Jobs 'at risk' in row over greyhound stadium closure
The future of greyhound racing in Ireland is under threat as a result of the row over the closure of Harold's Cross Stadium, it has been claimed.
It has emerged that the shutdown has cost the industry more than €500,000 in the past 10 weeks.
Bord na gCon, the commercial semi-State body that controls the industry, has lost about €300,000 because of pickets that have stopped racing at its sister Dublin track, Shelbourne Park, while owners are down about €250,000 in prize money.
The sale of Harold's Cross Stadium was triggered by debts of more than €20m, but it provoked protest pickets at Shelbourne Park.
It was announced this week that the Department of Education has bought the stadium with a view to building badly-needed primary and post-primary schools on the site.
The transaction has to go through normal protocols for the sale of assets between State agencies and, ultimately, Agriculture Minister Michael Creed has to sign off on it.
A Department of Agriculture spokesperson said Mr Creed would consider the proposal for the stadium when it is submitted to him.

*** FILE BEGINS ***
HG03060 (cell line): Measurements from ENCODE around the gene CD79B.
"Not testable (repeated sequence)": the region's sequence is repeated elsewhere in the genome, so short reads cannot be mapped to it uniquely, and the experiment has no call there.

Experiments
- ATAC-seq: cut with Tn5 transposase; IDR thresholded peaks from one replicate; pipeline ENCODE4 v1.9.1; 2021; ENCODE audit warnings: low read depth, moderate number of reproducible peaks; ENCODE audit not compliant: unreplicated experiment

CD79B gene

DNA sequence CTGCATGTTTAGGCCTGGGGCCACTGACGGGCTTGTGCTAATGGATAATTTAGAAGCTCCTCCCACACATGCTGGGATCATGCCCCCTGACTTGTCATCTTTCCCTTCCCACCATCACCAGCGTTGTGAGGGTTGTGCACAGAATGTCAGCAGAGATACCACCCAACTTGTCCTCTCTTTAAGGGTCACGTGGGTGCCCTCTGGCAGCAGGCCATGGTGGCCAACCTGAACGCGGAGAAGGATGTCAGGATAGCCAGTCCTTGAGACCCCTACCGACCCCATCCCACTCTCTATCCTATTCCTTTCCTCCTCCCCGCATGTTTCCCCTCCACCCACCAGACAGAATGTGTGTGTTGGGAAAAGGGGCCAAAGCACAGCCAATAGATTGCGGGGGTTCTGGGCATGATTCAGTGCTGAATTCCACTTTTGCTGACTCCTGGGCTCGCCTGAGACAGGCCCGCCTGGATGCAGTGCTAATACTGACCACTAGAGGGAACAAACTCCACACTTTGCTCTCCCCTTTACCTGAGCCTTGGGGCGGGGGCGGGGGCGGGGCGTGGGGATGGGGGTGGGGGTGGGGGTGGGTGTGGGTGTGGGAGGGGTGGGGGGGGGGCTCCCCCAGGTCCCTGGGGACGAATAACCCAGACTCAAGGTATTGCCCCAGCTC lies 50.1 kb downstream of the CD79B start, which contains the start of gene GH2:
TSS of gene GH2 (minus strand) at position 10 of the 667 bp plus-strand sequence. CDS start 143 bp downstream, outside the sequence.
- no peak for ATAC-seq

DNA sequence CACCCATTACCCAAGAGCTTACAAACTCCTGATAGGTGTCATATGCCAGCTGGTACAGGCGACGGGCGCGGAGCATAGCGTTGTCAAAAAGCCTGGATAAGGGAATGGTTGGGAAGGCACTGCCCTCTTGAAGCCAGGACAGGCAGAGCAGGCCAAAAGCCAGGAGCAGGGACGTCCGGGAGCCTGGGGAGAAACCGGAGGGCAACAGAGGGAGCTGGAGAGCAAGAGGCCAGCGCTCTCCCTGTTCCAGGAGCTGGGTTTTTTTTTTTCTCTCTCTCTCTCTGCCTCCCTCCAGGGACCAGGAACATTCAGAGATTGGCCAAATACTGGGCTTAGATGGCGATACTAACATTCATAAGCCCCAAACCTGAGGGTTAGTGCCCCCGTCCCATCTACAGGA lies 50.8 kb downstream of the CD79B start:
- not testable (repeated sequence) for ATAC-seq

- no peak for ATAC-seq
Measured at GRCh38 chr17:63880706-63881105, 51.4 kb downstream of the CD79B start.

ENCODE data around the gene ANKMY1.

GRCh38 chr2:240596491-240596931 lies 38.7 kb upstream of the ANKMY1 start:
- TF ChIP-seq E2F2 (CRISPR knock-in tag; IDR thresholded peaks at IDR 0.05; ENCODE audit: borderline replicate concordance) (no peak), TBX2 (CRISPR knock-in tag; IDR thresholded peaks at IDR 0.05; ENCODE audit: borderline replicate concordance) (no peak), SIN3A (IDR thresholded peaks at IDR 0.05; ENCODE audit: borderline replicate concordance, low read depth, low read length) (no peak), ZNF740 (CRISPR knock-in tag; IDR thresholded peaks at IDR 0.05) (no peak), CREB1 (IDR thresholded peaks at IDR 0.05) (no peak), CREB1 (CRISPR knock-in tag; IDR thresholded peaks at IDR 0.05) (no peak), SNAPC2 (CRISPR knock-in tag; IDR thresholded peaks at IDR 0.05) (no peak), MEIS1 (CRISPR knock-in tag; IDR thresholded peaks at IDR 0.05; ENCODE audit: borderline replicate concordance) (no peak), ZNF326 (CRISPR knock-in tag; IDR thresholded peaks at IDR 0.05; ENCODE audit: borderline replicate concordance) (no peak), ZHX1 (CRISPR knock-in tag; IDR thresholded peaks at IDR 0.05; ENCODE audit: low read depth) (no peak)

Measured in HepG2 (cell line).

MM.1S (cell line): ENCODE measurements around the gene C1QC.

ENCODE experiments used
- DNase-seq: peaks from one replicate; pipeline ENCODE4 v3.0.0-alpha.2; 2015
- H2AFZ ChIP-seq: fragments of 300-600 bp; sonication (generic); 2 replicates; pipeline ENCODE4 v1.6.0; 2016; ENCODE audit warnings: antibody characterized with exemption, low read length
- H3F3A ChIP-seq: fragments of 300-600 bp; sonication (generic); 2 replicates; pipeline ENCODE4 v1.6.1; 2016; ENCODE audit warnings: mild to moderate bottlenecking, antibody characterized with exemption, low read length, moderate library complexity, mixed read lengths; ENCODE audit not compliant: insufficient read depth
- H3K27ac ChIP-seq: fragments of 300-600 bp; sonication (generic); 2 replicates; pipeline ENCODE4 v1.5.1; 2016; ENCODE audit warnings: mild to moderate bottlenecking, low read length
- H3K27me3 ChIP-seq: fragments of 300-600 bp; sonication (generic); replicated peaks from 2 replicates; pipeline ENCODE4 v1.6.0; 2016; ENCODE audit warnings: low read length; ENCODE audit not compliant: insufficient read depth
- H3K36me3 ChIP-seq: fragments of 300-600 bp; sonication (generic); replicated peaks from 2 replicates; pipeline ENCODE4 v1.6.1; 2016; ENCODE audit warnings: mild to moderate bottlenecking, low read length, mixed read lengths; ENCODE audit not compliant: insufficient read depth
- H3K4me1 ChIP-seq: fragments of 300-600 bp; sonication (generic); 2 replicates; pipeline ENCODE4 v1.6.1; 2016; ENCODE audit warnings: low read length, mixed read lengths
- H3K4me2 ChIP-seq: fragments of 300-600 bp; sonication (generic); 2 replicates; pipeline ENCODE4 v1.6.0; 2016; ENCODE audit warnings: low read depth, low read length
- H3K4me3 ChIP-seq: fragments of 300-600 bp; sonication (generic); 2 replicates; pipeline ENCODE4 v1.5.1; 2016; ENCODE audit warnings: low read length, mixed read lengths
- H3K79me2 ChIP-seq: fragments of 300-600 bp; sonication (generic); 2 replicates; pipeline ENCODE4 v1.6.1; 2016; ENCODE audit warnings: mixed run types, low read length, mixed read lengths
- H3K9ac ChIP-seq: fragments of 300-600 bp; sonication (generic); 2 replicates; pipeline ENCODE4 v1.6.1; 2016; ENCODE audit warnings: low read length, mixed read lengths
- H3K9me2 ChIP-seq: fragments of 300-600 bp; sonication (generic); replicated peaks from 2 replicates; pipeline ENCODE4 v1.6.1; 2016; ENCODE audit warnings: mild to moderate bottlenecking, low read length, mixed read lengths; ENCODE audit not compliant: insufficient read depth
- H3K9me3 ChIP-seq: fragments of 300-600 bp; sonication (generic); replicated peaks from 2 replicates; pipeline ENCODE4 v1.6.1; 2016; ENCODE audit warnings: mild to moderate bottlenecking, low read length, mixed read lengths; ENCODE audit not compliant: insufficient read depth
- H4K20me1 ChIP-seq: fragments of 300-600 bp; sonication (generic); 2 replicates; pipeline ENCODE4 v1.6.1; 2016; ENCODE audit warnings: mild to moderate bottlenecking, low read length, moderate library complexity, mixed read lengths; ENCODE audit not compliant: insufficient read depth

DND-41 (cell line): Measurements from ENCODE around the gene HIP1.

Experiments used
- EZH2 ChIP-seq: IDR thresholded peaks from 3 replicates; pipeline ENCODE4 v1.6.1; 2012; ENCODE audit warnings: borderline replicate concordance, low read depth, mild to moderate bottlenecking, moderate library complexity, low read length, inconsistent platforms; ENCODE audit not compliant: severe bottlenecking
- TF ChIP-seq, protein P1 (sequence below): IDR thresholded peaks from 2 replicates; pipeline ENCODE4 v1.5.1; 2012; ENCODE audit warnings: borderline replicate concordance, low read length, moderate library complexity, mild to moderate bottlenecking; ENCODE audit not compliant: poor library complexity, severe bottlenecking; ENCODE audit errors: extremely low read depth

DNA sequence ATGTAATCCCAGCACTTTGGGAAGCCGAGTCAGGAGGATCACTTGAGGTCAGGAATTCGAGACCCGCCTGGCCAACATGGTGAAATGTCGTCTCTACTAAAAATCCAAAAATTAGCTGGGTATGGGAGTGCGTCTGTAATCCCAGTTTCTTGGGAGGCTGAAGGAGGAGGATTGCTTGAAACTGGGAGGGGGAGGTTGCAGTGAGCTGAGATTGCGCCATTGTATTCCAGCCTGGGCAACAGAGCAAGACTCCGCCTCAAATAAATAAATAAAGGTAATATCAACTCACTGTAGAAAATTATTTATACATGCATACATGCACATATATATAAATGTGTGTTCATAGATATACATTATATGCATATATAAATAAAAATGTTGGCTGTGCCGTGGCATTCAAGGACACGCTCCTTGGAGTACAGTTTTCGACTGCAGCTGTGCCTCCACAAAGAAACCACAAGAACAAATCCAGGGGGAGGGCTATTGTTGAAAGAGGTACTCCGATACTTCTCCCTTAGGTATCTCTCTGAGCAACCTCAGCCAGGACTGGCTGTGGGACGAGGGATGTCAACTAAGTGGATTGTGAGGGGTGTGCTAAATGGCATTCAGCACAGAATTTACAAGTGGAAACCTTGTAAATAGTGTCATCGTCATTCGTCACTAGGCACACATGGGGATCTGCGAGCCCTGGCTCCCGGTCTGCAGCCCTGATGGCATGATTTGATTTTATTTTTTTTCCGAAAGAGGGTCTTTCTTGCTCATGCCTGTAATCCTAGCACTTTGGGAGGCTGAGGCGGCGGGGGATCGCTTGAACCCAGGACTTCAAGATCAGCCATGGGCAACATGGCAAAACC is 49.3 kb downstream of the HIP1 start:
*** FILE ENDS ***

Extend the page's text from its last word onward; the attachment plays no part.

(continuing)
Meanwhile, the Department of Education has had preliminary discussions with the city council about the rezoning of the site.
In a statement last night, Bord na gCon said the sale of Harold's Cross was "absolutely essential in order to reduce the enormous legacy debt that threatens the national greyhound industry".
The board said the debt had to be addressed now, and ruled out a partial sale, which has been suggested, as a "half measure".
It warned that "unless racing is resumed and the debt is reduced now, jobs and the national industry are at risk".
It emerged earlier this week that the board had agreed to the sale, hoping to draw a line under the issue.
A meeting of the Public Accounts Committee (PAC) will today discuss the accounts of Bord na gCon.
PAC chairman Sean Fleming said the committee wanted to hear what measures the board had taken to ensure future sustainability.